How the artist behind Chibird built a full-time career making upbeat drawings

By Francesca Margherita

Photo by Jeremy Cohen, featuring Jacqueline Chen of Chibird

To trade an engineering job for an independent career in illustration, Jacqueline Chen made a plan and took it slow.

In our Making the Leap series, creators who’ve turned a creative side project into a full-time business share a behind-the-scenes look at how they did it.

Bolstered by support from her fans and armed with a detailed transition plan, Jacqueline Chen made the leap from an engineering job to running her own illustration company full-time in late 2021. Chibird, Jacqueline’s signature series of encouraging webcomics and animations, features cute creatures and words of encouragement for getting through the ups and downs of life. She started Chibird in 2010 as a creative outlet and a means of motivating herself through high school and college. Since then, Jacqueline has made her own merch, published a book, launched a Patreon, and created art that’s resonated with hundreds of thousands of fans.

Read on to find out how Jacqueline has built a creative career and support system, while honing her focus and taking care of her well-being.

Was there a particular moment when you knew it was time to make the leap to creating full-time?

I was working a full-time job as a software engineer, and I realized that while I cared about both art and engineering, my art felt more like my calling and an opportunity to have the most positive impact on the world. It was also becoming more apparent that I couldn't keep doing both jobs and take care of my mental and physical health.

But I didn't have my aha moment until I realized that artists could, well, actually make a living! Going to my first convention and having people get excited about my art and spend money on it made me realize that it wasn't an impossible dream.

Once you had decided to journey toward working on Chibird full-time, how did you prepare yourself — and take care of yourself — along the way?

I actually wrote a letter to my future self for when I finally took the leap. In it, I congratulated myself on finally doing it, and reminded myself that I should take it slow. I knew I would have a tendency to take on too many projects and over-work myself — and I needed time to recover from years of doing just that! Now, I try to keep very regular 9-to-5 hours in order to preserve time for my health and my life outside of work.

How did you feel when you first started out as a full-time creator?

The biggest thing I felt was relief. I had been working two jobs for so long that just being able to focus on one thing and have time freed up in the nights and weekends was so wonderful.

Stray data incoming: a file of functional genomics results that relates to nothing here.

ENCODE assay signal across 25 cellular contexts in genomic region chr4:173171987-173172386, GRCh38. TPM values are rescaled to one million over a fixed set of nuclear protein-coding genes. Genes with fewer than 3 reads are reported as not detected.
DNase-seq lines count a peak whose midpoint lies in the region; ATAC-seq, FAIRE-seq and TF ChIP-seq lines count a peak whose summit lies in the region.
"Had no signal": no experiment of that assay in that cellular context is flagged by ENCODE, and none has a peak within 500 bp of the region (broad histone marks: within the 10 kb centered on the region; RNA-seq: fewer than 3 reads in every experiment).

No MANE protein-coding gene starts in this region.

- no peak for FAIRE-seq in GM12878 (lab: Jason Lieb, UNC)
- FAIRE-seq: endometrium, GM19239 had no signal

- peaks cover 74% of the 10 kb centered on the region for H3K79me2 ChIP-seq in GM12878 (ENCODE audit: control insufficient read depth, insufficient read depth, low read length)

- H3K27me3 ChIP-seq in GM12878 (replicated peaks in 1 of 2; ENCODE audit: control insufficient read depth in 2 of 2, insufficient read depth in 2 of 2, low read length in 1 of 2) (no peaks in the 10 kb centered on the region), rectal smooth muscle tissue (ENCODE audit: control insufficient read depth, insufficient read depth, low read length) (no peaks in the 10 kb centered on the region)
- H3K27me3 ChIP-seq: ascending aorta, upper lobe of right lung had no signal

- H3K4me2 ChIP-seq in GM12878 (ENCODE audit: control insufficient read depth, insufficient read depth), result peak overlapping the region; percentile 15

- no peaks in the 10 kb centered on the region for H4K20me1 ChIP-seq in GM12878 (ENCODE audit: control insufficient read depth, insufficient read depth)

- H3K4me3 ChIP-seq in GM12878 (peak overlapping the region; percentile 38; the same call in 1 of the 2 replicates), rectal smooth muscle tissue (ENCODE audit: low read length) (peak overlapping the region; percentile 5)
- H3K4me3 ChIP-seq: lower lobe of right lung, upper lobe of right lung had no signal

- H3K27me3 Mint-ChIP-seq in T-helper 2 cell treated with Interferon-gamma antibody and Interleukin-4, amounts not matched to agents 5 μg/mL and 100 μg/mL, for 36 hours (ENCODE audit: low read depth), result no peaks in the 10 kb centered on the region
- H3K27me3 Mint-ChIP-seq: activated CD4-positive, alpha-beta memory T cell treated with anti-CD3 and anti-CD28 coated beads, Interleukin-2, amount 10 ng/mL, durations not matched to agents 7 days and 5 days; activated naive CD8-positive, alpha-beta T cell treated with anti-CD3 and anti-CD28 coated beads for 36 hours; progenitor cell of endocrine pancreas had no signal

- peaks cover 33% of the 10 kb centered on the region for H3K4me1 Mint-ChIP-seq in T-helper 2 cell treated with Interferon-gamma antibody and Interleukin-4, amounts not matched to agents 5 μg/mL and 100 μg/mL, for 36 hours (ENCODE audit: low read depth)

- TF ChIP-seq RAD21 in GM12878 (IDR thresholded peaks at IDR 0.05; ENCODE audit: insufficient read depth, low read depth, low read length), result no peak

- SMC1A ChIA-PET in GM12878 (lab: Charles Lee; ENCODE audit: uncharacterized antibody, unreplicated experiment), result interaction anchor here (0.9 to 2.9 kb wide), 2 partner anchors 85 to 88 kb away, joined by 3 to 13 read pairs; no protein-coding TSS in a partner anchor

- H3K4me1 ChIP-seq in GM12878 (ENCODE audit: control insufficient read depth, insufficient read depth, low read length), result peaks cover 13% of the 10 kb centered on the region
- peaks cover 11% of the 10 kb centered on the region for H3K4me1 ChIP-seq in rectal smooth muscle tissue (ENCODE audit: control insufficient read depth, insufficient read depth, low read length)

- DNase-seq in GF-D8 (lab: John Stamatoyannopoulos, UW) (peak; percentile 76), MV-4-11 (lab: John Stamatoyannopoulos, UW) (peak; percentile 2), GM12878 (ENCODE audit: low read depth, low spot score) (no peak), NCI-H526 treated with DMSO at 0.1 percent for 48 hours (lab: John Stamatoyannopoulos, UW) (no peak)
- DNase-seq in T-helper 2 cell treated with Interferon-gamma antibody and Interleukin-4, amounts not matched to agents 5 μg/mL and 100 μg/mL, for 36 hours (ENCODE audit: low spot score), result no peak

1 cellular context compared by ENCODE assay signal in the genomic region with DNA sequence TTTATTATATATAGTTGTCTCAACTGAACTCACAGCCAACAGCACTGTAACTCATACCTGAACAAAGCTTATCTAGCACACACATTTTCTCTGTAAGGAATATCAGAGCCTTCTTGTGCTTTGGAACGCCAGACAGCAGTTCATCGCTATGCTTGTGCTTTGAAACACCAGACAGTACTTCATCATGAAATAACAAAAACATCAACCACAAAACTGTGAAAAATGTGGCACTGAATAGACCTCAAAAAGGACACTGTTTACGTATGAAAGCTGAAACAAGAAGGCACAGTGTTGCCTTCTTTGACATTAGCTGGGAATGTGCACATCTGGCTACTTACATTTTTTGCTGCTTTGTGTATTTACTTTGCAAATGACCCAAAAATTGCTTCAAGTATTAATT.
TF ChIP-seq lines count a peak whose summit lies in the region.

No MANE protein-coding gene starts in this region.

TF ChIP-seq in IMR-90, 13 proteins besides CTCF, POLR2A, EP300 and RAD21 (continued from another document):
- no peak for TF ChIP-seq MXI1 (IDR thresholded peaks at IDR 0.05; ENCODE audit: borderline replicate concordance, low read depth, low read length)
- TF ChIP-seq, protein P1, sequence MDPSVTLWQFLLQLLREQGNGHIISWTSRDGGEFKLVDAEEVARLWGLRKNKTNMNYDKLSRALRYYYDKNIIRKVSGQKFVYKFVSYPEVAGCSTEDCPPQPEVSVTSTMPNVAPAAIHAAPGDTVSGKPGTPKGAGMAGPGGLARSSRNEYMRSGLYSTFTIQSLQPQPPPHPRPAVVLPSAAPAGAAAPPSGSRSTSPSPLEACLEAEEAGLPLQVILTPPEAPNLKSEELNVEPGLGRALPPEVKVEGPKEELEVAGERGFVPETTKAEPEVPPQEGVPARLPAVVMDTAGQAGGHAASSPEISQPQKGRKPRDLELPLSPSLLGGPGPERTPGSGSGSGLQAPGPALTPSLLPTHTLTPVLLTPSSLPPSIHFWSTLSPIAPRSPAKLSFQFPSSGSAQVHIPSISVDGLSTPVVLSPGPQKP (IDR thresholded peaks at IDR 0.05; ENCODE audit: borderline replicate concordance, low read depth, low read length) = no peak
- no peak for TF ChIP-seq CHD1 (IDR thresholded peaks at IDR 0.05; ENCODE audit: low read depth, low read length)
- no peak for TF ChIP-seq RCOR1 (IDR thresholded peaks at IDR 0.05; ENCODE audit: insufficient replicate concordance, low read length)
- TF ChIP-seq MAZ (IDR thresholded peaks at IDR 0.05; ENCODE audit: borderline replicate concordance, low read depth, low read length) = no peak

How have you built a support system?

One of the most lovely things has been having other creator friends. Not only do we have serious business talks, but we also play games and hang out while working. It's so heartwarming and energizing not being alone.

Why did you decide to turn Chibird into a membership-based business?

I realized that people wanted to support Chibird more. And seeing other artists succeed on Patreon’s platform really encouraged me. I also personally appreciate the delight of getting monthly mail, which inspired me to start my pin and postcard clubs.

What has surprised you about the experience of being a full-time creator?

People warned me that working on my passion full-time would make it less enjoyable. And while there are some less-fun aspects, like any job, I still really enjoy waking up every day and doing what I love. I actually think I’ve been able to be more creative and put more care into my work since going full-time.

What’s been the most challenging aspect of the transition, and what’s been the most satisfying?

The most challenging aspect has been setting reasonable expectations of myself. I think all creators can relate with the feeling that we could always be doing more. So just focusing on one or two projects and being like, "This is enough," has been the toughest. And undoubtedly, the most satisfying is waking up each day excited to work on things that make me happy.

Your work is known for encouraging and motivating viewers. How have your fans encouraged and motivated your work?

When I was working on a game called Teabird, my patrons helped me figure out things like what kind of birds to include and they’ve helped me test things like my online store and my stickers for Android. They’re really great people, and they always give good feedback. It’s been really helpful. In the end, I have the biggest creative say, but just knowing that people really like something or like a certain aspect helps me stay centered to what my audience will like in the end.

What advice would you give to other creators in your field who are considering making the leap?

Make a plan, prove your plan, and then take the leap when you can. I'm a big planner, and I like to have a lot of confidence in things, but at some point you know you're ready and you just have to jump. One sign is when you keep having to turn down potential ideas you have because you don't have the bandwidth, and you know you'll be able to do more with more time.

Photo by Jeremy Cohen, featuring Jacqueline Chen of Chibird

Thinking about making the leap yourself? Explore the Official Patreon Creator Community Discord server to connect with other independent creators.

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